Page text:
As a long distance Grandmother, I had managed to avoid diaper duty up until my oldest grandsons were five (grandson #1), and two (grandson #2).  Never having children of my own, I thought this a good scheme since I have no diapering experience—but all good things…. I decided to take the two to a movie.  The boys sat, staring at the big screen, with hands and mouths occupied by copious amounts of popcorn, orange pop, and candy. 


Movie over and gathering our belongings, I hear, “Poopie.”  It comes from Grandson #2.

Afraid I am hearing correctly, I repeat, “Poopie?”

Squinching his little face, he is pointing to the Women’s bathroom; how could a two-year old know that? “Poopie.”


Rationalizing that his desire for an amateur performing this job was equal to mine, I suggest we wait until we get home so ‘Mommy’ can change his diaper; but he’s still squinching, so I’m guessing that’s a no.


His brother taking pity on a layperson helps, “He wants you to change his diaper.” 

I’m grinning.  Gee Thanks.


With close proximity to a stall, and claiming one wall of the restroom, I strip him.  Poopie!  Well I guess so!  I’m not good with bad smells, and even when it’s your own grandson- THAT is a bad smell.  I really, really, really am trying to suppress any gagging sounds; it feels unseemly, as his grandmother.  I turn to one side, take a single last clean breath, and hold.


Grasping the two-year-old with one hand, and snaking a leg over into the stall, I am reeling-in reams of toilet paper.  Grandson #1, choking down leftover candy, swinging from leg to leg is enjoying the entire affair.  Trying not to look or breath, I am wiping blindly at areas most suspect.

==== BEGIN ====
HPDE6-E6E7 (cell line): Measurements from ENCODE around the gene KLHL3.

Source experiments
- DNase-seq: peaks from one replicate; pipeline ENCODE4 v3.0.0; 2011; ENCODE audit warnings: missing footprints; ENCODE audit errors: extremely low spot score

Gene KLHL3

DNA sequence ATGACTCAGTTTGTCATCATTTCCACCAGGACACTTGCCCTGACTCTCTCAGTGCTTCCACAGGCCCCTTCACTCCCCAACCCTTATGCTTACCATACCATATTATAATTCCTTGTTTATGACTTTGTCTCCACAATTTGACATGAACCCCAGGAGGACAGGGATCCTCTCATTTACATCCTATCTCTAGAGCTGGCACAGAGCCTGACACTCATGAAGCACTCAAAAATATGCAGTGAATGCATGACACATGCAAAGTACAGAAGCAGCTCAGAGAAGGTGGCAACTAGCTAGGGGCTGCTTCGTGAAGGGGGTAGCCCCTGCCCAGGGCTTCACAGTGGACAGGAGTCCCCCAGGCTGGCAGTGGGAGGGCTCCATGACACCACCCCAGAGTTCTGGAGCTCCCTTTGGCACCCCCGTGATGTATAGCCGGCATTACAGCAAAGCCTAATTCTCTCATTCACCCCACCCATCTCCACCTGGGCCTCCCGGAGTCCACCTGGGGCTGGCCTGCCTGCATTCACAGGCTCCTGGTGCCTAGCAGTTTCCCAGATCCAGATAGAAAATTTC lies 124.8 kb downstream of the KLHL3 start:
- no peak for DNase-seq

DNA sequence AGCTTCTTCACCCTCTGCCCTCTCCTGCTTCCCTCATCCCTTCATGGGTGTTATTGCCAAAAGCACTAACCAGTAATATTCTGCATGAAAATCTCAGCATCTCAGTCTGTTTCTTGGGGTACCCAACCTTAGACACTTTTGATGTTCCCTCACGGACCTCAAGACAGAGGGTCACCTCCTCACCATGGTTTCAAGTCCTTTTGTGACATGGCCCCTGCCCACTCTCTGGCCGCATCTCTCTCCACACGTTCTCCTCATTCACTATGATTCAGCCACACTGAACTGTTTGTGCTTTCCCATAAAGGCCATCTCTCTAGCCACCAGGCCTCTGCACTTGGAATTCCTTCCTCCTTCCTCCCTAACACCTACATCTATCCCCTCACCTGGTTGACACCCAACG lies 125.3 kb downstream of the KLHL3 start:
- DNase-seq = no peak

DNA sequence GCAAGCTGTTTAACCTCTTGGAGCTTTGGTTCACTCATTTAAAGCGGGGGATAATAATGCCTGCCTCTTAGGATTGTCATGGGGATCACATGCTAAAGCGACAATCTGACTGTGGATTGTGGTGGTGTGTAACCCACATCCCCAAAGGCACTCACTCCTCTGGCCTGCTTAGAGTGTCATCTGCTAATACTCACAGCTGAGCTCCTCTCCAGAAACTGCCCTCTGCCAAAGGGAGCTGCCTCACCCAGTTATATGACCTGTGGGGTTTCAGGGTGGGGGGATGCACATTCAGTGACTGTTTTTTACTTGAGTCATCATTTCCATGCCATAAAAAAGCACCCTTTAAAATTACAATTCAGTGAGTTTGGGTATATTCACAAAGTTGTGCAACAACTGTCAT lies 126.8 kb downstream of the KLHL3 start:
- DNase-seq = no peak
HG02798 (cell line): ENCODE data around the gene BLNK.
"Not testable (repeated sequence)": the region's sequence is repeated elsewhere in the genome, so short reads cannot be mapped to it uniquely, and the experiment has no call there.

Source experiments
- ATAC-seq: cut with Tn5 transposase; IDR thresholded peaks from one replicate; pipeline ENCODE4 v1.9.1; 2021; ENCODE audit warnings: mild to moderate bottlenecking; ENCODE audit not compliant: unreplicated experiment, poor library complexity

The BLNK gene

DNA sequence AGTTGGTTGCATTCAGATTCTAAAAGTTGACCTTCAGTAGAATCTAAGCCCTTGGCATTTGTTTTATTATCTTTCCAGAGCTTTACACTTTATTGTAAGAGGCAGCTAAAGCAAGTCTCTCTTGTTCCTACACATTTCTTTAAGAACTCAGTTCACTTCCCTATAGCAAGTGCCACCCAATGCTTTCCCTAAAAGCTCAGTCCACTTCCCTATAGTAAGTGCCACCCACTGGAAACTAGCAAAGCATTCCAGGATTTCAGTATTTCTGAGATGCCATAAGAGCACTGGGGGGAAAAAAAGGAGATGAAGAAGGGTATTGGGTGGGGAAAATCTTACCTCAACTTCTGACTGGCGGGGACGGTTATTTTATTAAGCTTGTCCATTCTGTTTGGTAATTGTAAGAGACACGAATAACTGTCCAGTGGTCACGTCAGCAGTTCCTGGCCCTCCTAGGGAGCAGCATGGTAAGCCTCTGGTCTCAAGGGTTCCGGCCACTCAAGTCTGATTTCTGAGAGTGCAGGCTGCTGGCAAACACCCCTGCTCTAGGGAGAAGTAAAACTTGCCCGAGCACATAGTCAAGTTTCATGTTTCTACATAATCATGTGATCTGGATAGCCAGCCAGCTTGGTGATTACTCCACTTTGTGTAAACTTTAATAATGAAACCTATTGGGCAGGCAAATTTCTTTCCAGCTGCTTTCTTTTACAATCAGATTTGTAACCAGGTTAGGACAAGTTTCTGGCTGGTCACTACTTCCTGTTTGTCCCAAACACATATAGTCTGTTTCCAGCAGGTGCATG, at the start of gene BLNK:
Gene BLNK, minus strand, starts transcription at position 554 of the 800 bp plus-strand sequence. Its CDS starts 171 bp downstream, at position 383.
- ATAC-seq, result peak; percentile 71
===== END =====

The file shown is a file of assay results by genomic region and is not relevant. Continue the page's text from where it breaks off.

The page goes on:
Finally, job done, I triumphantly throw the final wad of paper into the toilet, I smile at Ben.  “There!” 

“Poopie.”  He seems unconvinced.

Wondering, “do you need to poop more,” pointing to the toilet? 

Running into the stall, but by no means taking a seat, he commences pulling toilet paper—bringing it to me.  “Poopie!”

Always the helper, Grandson #1 pointing,  “There is more down there.”


And there was; tearing open the diaper bag, understanding that this super-sized poopie required more than simple toilet paper, I find a Ziploc with wet things inside, and begin again. 


Interrupting, the five-year-old is motioning downward.   “Wipe down!” 

Wipe down?  Looking down I see nothing.  I look back at Grandson #1 once more.

Nodding. “Wipe down.” 


Ok, why the heck not.  I am wiping down.  I can’t tell the difference, but the boys are smiling, and the instructions have stopped.  Agreeing we’re finished, and leaving the theater, I have a sense of pride in meeting this challenge, and we all lived to tell about it; experiencing yet another of life’s small joys of grandmother-hood, and learning from it. 


No matter how old we are, we can learn; yes—next time, Blockbuster—and ‘Mom’ in the next room.